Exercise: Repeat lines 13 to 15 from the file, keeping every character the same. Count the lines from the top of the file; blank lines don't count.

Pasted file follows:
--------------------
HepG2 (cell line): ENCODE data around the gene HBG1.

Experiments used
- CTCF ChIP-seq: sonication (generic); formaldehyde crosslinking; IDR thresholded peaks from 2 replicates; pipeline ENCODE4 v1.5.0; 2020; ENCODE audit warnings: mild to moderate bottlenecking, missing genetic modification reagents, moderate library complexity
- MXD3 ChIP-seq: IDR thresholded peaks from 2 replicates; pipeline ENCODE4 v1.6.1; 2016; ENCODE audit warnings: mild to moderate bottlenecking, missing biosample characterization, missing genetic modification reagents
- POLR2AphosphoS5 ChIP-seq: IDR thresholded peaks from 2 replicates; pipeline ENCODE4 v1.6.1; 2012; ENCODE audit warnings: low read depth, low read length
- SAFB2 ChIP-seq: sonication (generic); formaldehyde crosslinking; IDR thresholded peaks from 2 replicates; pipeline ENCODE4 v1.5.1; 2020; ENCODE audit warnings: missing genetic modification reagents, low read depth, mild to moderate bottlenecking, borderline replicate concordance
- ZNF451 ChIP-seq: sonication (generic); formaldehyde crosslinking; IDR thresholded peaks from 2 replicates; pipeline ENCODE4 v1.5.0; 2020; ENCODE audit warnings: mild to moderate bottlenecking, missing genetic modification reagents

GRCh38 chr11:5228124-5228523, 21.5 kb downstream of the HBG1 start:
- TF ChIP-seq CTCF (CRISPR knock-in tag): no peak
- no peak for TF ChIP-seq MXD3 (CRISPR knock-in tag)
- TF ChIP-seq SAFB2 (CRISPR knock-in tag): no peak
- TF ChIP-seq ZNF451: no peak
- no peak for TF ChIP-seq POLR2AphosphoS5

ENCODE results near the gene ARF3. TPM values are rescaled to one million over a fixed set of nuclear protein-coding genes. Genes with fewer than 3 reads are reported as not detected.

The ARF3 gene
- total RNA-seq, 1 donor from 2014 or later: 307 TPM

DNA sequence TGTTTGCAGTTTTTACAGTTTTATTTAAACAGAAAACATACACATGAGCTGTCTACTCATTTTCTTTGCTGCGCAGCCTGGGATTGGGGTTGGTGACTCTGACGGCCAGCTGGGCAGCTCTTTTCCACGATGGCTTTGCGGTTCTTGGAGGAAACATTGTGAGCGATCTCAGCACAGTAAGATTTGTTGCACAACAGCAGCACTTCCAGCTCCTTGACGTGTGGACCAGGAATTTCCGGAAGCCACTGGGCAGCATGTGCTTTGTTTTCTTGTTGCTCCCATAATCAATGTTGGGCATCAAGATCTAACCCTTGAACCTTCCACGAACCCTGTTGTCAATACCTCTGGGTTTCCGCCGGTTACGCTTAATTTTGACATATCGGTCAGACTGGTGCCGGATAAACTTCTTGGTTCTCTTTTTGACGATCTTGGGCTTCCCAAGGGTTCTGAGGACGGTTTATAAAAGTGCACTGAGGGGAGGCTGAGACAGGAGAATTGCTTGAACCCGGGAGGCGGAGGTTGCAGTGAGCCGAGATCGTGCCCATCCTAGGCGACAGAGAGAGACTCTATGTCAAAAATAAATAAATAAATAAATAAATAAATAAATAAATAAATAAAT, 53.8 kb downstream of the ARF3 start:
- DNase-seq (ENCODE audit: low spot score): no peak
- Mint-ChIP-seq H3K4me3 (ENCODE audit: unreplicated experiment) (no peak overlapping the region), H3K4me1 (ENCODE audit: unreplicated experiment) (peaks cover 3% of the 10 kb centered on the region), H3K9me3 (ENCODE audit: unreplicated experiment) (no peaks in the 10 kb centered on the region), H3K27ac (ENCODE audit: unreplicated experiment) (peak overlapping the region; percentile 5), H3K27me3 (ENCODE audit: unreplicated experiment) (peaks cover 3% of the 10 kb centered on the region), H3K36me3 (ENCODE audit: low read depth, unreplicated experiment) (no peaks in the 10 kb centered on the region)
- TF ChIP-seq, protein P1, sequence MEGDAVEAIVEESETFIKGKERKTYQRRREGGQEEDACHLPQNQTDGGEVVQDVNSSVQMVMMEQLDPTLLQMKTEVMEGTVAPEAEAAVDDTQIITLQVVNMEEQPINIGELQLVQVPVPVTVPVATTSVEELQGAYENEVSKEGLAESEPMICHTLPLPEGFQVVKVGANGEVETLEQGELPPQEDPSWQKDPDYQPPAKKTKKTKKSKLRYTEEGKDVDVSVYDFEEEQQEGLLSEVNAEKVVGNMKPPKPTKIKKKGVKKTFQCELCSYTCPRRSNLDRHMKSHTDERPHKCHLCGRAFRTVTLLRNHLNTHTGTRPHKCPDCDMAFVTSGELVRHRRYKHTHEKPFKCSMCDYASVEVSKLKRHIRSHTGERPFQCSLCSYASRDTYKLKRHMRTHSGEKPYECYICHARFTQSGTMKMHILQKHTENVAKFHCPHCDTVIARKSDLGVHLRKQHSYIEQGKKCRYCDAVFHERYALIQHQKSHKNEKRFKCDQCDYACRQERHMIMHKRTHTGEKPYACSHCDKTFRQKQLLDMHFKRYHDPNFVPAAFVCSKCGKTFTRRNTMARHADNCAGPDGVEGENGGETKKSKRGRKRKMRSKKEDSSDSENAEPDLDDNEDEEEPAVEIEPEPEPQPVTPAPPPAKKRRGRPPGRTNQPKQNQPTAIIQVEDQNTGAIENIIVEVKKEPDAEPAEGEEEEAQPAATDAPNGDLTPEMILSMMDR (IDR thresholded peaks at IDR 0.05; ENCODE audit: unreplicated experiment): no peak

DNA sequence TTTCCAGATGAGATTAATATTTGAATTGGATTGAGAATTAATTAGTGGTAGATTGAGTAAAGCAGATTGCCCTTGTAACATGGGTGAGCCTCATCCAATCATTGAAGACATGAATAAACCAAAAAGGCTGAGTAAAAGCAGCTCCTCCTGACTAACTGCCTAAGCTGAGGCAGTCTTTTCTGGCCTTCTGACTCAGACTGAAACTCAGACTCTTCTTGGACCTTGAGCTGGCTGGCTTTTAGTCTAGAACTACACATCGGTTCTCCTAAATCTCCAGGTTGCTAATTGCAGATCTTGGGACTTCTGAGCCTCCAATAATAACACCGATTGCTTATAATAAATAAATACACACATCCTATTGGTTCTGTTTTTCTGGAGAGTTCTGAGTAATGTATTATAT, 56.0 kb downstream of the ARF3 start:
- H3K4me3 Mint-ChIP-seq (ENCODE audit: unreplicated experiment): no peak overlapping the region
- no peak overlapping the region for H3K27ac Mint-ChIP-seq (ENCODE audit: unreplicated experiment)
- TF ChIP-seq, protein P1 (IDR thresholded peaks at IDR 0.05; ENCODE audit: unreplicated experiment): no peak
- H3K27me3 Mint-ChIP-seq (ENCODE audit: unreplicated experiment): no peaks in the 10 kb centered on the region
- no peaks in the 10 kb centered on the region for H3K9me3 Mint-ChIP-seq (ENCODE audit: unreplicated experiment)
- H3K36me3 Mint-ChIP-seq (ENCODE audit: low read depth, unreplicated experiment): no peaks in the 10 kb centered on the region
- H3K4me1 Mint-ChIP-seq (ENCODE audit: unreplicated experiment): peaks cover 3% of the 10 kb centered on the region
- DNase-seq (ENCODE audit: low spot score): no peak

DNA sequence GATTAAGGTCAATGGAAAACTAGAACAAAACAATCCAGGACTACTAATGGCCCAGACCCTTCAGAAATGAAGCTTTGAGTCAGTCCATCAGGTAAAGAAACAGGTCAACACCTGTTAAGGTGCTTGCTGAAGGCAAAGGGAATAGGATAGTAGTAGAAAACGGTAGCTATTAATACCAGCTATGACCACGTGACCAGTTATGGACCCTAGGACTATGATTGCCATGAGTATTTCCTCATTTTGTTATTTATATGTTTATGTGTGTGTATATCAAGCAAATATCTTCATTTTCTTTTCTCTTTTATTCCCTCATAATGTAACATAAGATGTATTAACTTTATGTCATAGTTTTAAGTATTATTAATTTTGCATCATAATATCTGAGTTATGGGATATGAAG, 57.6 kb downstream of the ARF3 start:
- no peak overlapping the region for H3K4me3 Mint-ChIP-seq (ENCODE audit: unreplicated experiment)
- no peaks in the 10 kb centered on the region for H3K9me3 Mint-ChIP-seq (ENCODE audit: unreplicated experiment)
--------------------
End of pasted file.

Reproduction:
- no peak for TF ChIP-seq POLR2AphosphoS5

ENCODE results near the gene ARF3. TPM values are rescaled to one million over a fixed set of nuclear protein-coding genes. Genes with fewer than 3 reads are reported as not detected.

The ARF3 gene